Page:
Kanji Kanban Japanese Sign #251-Tokyo Meat Shop

-7

-4

お肉を食べて元気になろう!!

ハッピーにくやさん

おいしいお肉でたのしい食卓

いただきます!!

おかわり!

Use the rikaichan popup dictionary or your favorite reference tool with my transcription below the photos if you need help reading this Tokyo butcher’s signs.

The numbers below refer to the kanji I’ve transcribed below the photo, and correspond to their order of appearance in both Heisig’s Remembering the Kanji and Kanji in Context.

To learn more about how this information can help you learn kanji, please read this.

Heisig(H1022, H1472, H59, H1885, H1022, H1472, H51)

Kanji In Context(KIC561, KIC131, KIC245, KIC246, KIC561, KIC131, KIC1030)

Originally posted 2013-11-12 00:28:50.

Kanji Kanban Japanese Sign #250-Tap Water

learn-kanji-Japanese-sign-tap-water-250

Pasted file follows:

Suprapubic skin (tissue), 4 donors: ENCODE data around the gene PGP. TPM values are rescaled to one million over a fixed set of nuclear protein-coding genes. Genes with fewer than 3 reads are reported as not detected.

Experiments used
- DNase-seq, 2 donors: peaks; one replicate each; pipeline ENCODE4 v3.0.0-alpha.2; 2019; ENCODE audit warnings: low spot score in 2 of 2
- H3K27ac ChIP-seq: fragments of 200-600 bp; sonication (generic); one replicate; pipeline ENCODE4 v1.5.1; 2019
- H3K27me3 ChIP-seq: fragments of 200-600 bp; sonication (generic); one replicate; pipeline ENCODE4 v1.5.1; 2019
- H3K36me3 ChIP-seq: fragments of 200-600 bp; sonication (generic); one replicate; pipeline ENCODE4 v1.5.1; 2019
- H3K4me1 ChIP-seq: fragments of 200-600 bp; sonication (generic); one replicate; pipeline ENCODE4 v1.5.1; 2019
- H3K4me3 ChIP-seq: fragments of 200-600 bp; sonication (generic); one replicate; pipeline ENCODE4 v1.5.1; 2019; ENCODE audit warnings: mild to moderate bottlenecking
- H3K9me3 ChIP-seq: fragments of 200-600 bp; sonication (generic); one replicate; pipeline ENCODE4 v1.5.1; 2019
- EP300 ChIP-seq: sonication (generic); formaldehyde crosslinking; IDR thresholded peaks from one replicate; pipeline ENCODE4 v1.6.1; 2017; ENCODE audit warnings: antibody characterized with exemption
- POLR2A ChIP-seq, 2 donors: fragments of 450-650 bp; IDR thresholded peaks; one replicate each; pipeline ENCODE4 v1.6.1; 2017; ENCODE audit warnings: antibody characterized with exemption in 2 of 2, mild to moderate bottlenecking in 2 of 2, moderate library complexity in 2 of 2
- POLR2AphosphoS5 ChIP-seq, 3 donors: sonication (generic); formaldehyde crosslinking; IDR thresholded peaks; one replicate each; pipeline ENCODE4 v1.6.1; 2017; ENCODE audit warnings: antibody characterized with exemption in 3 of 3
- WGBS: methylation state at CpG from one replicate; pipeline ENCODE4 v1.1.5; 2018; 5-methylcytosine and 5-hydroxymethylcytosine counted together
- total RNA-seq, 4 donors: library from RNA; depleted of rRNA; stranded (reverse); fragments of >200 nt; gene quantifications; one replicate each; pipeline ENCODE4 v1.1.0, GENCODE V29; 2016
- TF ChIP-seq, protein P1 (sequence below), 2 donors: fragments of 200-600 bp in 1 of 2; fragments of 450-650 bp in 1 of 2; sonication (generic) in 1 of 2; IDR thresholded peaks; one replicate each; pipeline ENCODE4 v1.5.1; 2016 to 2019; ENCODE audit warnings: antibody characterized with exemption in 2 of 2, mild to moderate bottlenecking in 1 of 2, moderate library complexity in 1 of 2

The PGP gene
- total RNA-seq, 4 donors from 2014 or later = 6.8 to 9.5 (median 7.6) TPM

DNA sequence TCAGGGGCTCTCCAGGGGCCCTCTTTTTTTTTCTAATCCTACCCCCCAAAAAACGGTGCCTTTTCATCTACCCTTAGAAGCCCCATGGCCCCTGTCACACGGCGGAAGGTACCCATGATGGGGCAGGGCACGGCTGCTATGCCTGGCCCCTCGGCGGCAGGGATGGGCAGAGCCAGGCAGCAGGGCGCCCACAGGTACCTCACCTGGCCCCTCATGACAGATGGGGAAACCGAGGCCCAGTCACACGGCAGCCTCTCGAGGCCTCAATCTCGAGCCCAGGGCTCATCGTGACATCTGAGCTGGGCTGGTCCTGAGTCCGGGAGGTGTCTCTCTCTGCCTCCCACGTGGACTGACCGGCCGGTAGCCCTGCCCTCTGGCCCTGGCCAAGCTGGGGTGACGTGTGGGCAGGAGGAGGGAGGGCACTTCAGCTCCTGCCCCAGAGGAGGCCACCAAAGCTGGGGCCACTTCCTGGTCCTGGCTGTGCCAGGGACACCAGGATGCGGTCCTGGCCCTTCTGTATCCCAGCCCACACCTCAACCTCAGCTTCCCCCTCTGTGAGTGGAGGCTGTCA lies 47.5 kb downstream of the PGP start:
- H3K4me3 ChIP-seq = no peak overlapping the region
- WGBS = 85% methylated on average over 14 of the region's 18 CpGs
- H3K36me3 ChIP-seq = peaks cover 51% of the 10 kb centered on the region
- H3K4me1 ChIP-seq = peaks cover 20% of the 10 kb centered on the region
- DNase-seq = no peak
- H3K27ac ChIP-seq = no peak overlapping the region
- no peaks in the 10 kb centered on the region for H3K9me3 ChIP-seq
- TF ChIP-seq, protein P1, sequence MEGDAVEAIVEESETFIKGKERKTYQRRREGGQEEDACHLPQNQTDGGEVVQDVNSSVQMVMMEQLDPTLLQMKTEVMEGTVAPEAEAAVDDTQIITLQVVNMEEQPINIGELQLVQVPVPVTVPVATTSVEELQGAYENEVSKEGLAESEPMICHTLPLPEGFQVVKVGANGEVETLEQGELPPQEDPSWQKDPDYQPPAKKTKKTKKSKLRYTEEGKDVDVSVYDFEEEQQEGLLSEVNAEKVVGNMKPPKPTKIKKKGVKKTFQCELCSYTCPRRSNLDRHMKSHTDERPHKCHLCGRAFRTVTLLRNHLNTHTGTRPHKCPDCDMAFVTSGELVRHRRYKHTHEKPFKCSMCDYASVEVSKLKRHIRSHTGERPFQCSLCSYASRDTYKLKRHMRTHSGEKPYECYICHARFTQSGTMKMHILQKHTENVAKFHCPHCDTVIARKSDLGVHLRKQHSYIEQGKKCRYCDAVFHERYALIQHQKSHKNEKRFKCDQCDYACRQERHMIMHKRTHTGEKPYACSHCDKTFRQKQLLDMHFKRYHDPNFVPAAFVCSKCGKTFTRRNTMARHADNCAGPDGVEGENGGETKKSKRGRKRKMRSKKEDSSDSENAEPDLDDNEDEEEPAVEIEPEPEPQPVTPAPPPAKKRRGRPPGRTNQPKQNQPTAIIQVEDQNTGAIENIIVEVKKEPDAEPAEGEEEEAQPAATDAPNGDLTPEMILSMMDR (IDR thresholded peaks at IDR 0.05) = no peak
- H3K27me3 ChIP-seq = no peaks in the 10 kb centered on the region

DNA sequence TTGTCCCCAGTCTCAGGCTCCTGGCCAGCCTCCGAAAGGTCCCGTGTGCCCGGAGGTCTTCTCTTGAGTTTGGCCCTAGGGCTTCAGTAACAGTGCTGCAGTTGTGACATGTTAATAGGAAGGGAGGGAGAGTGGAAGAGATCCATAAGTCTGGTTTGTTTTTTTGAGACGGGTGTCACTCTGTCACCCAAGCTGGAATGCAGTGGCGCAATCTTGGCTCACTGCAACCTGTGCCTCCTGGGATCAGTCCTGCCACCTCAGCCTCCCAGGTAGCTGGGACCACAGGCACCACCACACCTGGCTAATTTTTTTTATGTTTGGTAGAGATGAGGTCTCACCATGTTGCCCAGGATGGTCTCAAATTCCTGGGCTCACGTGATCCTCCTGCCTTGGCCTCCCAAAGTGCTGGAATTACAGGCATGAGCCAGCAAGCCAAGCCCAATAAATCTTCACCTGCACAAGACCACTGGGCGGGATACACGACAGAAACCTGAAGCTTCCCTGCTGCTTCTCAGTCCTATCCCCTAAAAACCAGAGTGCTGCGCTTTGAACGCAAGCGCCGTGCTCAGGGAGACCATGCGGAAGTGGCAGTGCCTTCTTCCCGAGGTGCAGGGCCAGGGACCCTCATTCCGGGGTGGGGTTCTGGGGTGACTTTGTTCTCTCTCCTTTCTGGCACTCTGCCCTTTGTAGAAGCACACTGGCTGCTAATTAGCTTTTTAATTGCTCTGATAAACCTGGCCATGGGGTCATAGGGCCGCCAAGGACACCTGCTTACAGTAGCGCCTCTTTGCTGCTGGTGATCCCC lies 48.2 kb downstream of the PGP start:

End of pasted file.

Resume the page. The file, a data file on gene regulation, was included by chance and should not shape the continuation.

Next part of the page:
水道水。

おいしさと安心の

決まり手ですね。

いつでも、すぐに、

飲めるしあわせ。

Use the rikaichan popup dictionary or your favorite reference tool with my transcription below the photo if you need help reading this poster promoting municipal drinking water.

It features a popular former sumo wrestler touting the taste and quality of tap-water.  Can you pronounce the three character compound in the first line, which includes the kanji for ‘water’ twice?  If you can, you’ll know how to say ‘tap-water’ in Japanese.

The numbers below refer to the kanji I’ve transcribed below the photo, and correspond to their order of appearance in both Heisig’s Remembering the Kanji and Kanji in Context.

To learn more about how this information can help you learn kanji, please read this.

Heisig(H130, H277, H130, H190, H595, H1641, H637, H1474)

Kanji In Context(KIC19, KIC66, KIC19, KIC84, KIC172, KIC277, KIC170, KIC132)

Originally posted 2013-11-04 00:08:51.